Simon Chesterman, the National Police Chief's Council lead on armed policing, told reporters recently how tactics had been changed after Mohamed Lahouaiej-Bouhlel killed 86 people with a truck in France and Anis Amri mowed down 12 people at a Christmas market in Berlin.
Chesterman said previously firearms officers had been advised not to shoot at criminals when they were behind the wheel, because of fears they would lose control of their vehicles and cause greater casualties. But now they were under orders to "take out" drivers who posed a threat.
He was speaking after the London attack on March 22 when four pedestrians were killed on Westminster Bridge by Khalid Masood, 52, who then stabbed a policeman to death inside the gates of Parliament before himself being shot dead.
It is understood that police were caught by surprise by Masood's attack and did not have time to shoot him as he steered his Hyundai car into the crowd.
"The terrorists keep adapting their tactics. We have seen some horrible and different tactics lately using vehicles and lorries," Chesterman said.
"It used to be that within our policy we used to talk about not shooting a moving vehicle, that was because of the danger we might cause if we fired at a driver then clearly we might cause a real problem with the vehicle. But if the vehicle is being used as a weapon in the first place there aren't many tactics available in relation to stopping it, especially if it is a very large lorry."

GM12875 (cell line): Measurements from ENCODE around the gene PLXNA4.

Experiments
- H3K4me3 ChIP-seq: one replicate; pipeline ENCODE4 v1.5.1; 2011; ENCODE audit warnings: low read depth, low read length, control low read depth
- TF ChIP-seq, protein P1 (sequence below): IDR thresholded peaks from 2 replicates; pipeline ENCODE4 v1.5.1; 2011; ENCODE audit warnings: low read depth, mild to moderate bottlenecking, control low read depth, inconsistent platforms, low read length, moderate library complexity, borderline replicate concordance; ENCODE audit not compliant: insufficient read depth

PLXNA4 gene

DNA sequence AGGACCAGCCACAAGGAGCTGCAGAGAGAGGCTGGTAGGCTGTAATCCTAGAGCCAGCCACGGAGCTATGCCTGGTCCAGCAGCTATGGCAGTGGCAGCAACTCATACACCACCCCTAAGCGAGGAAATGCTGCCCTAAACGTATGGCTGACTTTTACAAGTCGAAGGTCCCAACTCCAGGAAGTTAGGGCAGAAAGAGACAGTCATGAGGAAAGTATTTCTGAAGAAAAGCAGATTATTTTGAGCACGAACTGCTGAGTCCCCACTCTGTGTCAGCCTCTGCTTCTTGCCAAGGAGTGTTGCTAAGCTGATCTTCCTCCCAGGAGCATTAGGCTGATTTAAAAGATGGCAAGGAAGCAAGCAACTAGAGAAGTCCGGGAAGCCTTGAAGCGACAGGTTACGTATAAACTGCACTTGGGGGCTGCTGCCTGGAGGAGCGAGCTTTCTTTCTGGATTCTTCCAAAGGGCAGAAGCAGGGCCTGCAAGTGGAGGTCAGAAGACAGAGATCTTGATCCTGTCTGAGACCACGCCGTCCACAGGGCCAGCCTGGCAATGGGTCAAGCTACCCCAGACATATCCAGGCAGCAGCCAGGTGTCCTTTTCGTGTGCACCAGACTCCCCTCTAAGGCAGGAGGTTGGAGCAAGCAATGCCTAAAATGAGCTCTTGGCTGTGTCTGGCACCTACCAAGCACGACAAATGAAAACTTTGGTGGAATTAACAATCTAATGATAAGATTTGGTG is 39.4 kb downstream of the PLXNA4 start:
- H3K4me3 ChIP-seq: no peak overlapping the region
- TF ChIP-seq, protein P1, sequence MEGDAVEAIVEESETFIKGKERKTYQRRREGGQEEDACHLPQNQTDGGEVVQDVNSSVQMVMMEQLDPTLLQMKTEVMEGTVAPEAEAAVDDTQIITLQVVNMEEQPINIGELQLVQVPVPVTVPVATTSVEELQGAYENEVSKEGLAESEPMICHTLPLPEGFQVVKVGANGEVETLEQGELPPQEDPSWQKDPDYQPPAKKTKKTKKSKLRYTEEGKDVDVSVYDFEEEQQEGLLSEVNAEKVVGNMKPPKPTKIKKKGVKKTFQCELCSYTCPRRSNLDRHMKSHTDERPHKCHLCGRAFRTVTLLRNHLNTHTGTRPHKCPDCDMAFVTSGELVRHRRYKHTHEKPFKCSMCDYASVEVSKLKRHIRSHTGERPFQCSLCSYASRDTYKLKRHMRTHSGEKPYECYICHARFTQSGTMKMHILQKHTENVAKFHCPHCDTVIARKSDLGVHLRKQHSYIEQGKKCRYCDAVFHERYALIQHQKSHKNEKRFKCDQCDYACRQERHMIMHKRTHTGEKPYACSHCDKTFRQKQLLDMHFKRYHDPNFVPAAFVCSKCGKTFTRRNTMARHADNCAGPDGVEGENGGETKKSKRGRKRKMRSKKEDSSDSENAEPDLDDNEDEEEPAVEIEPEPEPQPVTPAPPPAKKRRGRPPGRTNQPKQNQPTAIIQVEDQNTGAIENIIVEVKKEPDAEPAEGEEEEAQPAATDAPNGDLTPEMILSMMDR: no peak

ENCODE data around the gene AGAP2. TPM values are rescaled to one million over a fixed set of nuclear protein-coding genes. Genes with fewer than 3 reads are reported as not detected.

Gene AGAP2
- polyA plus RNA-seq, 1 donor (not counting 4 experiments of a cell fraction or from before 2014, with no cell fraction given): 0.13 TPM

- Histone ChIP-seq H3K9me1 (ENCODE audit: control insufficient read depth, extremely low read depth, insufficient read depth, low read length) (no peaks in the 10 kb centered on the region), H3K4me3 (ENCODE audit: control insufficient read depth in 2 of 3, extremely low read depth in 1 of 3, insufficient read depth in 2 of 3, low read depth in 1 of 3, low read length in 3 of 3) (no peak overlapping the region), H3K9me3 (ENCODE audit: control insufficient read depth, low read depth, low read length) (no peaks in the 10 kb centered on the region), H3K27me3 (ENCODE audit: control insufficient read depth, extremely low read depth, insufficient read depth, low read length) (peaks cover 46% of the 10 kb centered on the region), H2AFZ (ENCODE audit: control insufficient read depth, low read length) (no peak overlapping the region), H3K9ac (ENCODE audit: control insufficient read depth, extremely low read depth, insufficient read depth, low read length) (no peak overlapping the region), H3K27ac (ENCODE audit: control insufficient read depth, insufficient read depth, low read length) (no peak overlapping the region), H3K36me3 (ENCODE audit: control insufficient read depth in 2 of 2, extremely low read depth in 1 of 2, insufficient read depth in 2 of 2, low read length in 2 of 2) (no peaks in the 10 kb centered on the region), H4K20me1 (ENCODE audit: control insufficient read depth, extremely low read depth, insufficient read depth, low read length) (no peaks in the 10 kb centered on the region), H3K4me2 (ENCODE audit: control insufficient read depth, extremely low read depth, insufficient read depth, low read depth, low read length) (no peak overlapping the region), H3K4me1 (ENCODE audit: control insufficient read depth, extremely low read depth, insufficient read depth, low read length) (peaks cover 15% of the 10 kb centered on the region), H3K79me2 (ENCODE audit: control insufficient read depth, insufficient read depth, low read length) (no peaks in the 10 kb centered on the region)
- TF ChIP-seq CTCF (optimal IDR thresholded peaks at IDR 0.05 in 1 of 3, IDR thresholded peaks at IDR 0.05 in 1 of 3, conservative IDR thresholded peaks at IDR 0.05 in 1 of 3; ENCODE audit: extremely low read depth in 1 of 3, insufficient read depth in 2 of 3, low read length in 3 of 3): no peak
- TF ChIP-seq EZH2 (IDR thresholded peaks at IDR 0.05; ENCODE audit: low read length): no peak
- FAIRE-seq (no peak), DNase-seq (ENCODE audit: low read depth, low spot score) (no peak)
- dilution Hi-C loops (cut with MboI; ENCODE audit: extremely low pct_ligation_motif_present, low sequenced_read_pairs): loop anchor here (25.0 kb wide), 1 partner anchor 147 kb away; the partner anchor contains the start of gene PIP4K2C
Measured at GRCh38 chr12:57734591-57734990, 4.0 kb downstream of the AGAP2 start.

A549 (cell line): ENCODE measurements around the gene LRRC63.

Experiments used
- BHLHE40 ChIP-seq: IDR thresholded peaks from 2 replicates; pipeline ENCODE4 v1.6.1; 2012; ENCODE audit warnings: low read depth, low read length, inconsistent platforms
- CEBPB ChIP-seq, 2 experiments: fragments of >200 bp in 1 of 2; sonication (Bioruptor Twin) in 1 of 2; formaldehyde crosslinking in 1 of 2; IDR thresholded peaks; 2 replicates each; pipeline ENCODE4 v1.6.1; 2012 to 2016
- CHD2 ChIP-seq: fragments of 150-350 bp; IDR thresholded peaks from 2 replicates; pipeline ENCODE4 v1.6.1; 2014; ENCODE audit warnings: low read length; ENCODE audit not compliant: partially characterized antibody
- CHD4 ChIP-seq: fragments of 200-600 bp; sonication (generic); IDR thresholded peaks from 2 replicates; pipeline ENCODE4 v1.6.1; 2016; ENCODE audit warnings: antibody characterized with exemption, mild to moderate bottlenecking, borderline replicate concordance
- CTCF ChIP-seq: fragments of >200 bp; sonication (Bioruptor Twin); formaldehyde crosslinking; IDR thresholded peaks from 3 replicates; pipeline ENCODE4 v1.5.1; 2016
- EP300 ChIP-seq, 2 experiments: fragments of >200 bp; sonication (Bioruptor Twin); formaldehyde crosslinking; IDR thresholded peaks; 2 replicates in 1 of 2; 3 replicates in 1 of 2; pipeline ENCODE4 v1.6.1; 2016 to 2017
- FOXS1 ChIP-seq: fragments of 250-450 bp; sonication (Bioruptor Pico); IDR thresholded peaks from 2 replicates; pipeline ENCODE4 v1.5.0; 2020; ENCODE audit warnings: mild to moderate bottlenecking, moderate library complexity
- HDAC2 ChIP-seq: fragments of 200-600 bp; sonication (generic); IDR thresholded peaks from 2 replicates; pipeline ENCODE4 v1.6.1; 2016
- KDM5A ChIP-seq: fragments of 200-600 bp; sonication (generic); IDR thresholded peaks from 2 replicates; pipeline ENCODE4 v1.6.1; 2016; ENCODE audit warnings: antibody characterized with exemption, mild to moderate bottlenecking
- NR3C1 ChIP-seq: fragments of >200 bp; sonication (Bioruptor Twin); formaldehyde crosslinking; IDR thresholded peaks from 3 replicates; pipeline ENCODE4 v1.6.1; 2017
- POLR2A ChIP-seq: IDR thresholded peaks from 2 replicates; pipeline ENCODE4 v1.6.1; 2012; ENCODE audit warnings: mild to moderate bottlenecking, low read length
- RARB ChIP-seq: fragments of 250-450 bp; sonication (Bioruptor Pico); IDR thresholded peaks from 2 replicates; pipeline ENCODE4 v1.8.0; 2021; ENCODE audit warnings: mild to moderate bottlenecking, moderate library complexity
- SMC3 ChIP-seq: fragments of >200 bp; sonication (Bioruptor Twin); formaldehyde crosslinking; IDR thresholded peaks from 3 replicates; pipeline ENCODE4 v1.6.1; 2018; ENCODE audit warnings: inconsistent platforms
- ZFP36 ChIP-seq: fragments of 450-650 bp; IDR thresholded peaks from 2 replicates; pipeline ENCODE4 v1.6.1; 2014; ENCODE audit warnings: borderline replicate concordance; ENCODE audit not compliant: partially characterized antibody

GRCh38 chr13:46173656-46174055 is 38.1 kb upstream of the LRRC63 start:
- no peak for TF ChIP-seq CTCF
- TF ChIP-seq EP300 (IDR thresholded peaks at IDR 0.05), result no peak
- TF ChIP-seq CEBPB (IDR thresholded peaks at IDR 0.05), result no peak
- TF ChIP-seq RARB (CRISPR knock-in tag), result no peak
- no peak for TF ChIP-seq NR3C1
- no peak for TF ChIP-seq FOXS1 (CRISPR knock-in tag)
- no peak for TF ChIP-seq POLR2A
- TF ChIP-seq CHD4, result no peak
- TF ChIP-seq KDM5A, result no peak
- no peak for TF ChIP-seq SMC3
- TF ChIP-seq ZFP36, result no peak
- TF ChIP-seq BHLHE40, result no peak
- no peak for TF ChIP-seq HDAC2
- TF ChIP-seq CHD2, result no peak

"So driving a vehicle in front of it for example is not going to stop it so you need to shoot the driver."
"I'm confident that armed officers have the ability to stop a driver in a cab [of a truck] if that is the only way to stop them," he added.
Chesterman said the British government had spent US$184m (£143m) since the November 2015 Paris attacks on training up more firearms officers and to a higher standard. But he said the police had decided against arming officers with automatic weapons.
"We felt that if you had a Paris-style attack [in Britain] you will get collateral damage and they would run out of ammunition very quickly," Chesterman said.
Most British police forces are armed with the Heckler & Koch MP5SF carbine and Chesterman said that:
"A series of well-aimed shots from a single-shot carbine is better than using automatic weapons."
"We want to neutralize the threat but we don't want to endanger the public. There is no telling where the round may end up."
He said firearms officers in London have been given.556 calibre ammunition, which is capable of penetrating thick glass and vehicle bodywork.
Chesterman also revealed that Britain would soon have 7,000 trained firearms officers, including British Transport Police, the Civil Nuclear Constabulary and the Ministry of Defence Police.
These include elite Counter Terrorism Specialist Firearms Officers who are trained to a similar standard to commandos and are able to rappel out of helicopters if needed.
But there are two black clouds hanging over the heads of police firearms officers — Jermaine Baker and Anthony Grainger.
Baker, 28, was shot dead in December 2015 by a police firearms officer as he was preparing to spring a Turkish mafia boss, Izzet Eren, from a van transporting him to Wood Green Crown Court in north London.